Normally, when someone asks me what kind of wine would I like with my meal, I answer, “beer!” Of course, just to show that I know it’s proper etiquette to leave my loincloth and club at the cave door, when in good company, I always ask for a glass. But recently I was introduced to several wines that even the stodgiest malt-based beverage drinker wouldn’t be embarrassed to be seen swizzling.
I was visiting my favorite watering hole, The Wine Source, and stumbled upon a free tasting entitled “misfit wines.” At first I thought the sign said, “wines for misfits,” and figuring I was in good company (cue the song from “Rudolph the Red-Nosed Reindeer“), I jumped right in. I quickly learned, however, that the wines were chosen for the tasting not to suit the idiosyncrasies of the idiot drinker, but because they didn’t quite fit into the confinements of “usual vinous categories.” In other words, these were distinctive wines, requiring extra attention, and designed for pure drinking pleasure. Sounds like wines for a craft-beer lover.
The first offering, a 2007 Ameztoi Txakoli, a fresh, crisp white from the Basque region of Spain, was certainly easier to drink than pronounce. According to the folks at TWS, this wine was labeled a misfit because of its natural effervescence, produced by the addition of CO2 during bottling. But I decided, with its bubbles and bold fruit flavors, like lemon and citrus, this was a wine for beer drinkers. In fact it went down like a German-style kolsch (the Otter Creek Spring Ale comes to mind). It was recommended with seafood, though I would pair it with something light, like scallops. The other white I liked was a 2007 Grand Veneur Cotes-du-Rhone. The Rhone Valley in France is better known for producing complex reds, so I was told, but this light, refreshing white is every bit their equal. It had broad shoulders, like a Samuel Adams Boston Lager, and could be served with grilled chicken.
Next came the reds, and the 2003 Sorin-Coquard Bourgogne Cesar “Cuvee Antique” was a standout. What makes this French wine unique, according to my pourer (apparently, that’s the correct job title), is that few producers in the northern districts of St.-Bris and Irancy are permitted to produce red wine from the rare, “antique” Cesar variety, which supposedly dates back to the Romans. Ancient bloodlines aside, this was a spicy, racy wine that compares to a Pinot Noir in color but was more aromatic, interesting and, well, “chewier.” Not unlike a dry, lively Russian Imperial Stout (Peg Leg Stout, Clipper City). I also enjoyed the 2006 Ringland Shiraz “Three Rings,”from Barossa, Australia. This was, I learned, an inexpensive, dense, spicy little wine with big, expensive Shiraz taste. What it spoke to me was, “unfiltered hefeweizen,” bold enough to go with a summer barbecue (like the Witte, by Brewery Ommegang).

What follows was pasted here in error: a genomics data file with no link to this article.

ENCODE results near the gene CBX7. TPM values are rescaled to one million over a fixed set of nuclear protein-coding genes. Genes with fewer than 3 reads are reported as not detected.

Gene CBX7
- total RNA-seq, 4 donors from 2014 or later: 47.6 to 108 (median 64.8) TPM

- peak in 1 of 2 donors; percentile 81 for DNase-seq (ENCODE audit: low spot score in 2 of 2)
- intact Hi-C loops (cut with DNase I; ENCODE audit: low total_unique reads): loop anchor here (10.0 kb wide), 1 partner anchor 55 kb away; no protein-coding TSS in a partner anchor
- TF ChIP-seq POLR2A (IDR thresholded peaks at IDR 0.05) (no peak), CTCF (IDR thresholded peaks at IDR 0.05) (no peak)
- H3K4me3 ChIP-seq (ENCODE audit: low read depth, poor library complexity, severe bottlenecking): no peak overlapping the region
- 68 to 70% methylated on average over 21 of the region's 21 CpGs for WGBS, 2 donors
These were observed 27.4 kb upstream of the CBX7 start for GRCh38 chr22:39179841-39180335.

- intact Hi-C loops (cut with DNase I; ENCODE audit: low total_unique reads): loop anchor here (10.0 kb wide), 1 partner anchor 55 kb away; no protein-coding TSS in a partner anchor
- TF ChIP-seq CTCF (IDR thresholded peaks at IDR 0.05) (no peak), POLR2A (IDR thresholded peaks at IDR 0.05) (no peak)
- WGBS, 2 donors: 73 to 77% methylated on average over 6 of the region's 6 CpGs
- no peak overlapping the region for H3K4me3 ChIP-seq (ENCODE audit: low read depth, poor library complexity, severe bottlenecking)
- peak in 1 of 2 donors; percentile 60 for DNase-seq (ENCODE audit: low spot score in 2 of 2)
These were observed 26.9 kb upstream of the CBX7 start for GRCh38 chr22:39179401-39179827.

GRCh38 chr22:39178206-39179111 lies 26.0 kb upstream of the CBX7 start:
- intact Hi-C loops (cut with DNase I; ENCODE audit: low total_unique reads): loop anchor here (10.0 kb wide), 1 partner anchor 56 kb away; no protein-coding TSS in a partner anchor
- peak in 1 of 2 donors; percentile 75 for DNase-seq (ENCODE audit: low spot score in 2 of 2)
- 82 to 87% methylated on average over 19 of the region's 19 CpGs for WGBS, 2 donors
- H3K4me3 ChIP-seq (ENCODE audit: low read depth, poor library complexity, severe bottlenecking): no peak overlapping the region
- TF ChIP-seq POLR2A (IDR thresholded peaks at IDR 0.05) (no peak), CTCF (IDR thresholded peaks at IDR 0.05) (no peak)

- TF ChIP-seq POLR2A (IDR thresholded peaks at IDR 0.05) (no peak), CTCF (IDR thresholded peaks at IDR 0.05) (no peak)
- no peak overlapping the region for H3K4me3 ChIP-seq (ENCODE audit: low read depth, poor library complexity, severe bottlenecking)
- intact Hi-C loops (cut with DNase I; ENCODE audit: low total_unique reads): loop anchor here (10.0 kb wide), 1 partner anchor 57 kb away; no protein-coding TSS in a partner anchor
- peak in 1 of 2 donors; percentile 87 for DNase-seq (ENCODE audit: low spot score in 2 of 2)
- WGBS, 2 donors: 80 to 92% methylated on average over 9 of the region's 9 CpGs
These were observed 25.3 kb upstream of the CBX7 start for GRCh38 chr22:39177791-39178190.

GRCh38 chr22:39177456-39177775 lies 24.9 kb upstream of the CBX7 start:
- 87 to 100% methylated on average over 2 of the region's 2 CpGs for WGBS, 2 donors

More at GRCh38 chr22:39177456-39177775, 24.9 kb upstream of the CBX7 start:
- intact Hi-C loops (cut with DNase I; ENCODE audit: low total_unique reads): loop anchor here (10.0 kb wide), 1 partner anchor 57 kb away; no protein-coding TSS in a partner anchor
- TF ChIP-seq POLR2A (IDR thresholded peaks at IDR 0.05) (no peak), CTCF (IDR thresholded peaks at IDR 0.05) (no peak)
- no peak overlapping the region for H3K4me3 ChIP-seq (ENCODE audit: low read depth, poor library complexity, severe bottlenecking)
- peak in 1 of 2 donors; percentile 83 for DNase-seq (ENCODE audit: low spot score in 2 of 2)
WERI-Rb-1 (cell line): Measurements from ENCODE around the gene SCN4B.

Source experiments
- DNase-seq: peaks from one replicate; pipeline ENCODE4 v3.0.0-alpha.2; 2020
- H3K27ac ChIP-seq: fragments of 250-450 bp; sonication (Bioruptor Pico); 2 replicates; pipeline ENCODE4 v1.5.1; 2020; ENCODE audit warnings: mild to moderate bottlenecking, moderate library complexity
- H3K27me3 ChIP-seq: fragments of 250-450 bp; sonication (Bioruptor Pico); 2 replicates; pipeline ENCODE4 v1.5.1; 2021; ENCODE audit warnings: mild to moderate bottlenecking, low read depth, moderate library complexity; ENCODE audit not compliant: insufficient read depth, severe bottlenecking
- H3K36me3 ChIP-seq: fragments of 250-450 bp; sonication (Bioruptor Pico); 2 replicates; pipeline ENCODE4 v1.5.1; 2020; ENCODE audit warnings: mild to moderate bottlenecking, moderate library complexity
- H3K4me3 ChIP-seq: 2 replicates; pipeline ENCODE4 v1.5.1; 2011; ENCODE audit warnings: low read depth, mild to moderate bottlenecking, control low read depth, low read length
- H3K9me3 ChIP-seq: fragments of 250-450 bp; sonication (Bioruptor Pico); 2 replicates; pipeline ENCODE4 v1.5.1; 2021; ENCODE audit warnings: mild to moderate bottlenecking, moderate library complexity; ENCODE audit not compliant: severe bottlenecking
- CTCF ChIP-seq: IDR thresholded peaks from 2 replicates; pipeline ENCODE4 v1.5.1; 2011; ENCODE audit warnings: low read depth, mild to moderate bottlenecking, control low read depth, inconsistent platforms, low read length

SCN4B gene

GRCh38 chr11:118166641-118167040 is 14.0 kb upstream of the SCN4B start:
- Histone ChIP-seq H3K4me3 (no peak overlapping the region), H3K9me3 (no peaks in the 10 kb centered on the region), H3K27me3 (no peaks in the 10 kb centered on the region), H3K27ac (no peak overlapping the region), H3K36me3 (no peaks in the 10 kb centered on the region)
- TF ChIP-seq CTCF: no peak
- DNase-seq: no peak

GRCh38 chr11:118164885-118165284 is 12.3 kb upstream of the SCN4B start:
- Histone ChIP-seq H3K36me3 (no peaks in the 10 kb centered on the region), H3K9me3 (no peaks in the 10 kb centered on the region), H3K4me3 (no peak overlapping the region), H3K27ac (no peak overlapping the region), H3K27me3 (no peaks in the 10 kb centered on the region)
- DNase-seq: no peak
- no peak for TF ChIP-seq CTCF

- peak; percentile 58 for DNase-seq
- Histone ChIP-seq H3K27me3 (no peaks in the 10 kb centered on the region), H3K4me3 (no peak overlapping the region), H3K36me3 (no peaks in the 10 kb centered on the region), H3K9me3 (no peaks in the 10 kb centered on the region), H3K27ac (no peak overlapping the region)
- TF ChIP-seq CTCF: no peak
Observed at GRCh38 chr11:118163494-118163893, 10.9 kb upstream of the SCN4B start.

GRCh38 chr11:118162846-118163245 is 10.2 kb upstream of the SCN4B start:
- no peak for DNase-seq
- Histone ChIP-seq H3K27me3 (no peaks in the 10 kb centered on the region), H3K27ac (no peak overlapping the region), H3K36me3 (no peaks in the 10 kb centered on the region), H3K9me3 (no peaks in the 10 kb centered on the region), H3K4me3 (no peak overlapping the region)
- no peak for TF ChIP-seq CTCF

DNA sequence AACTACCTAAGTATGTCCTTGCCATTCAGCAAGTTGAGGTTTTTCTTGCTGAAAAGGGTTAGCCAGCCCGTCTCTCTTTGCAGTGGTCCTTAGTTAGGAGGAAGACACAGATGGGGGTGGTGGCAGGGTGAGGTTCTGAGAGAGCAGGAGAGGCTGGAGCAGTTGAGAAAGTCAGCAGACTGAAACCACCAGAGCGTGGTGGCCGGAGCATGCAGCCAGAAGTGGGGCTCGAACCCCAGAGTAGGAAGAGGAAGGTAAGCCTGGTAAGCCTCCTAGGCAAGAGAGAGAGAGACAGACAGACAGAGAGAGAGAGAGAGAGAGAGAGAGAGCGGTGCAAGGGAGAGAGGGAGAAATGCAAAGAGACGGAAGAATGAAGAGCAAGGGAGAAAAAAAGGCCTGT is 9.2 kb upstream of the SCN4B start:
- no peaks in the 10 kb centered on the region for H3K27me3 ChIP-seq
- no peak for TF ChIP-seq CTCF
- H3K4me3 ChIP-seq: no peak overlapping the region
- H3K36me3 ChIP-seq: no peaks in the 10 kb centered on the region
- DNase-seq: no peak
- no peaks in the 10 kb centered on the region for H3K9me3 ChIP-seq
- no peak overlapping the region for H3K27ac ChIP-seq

The wine I ended up buying that day, however, and one that I have gone back for more of, actually came in a box — not a surprise, right, for a low-browed beer imbiber? Well, actually, the 2007 Yellow and Blue Malbec, from Mendoza, Argentina, represents the newest in “green” technologies. According to TWS, this certified organic Malbec was pressed in Argentina, trucked to Chile in big tanks, shipped to a certified organic “bottler” in Toronto, and delivered to the US in a patented “Tetrapak” — a cardboard container that resembles a fancy, overgrown juice box for adults. Apparently, this method of production reduces the wine’s carbon footprint by about half. Equally important, though, it’s a dark, complex red that is sold by the liter (that’s a third more wine, people) for about $10.
It was so good, in fact, that I might be tempted to pull some beer bottles from the recycling bin, wash them out, fill with the Malbec, and pass them off to my friends as a new type of “craft beer.”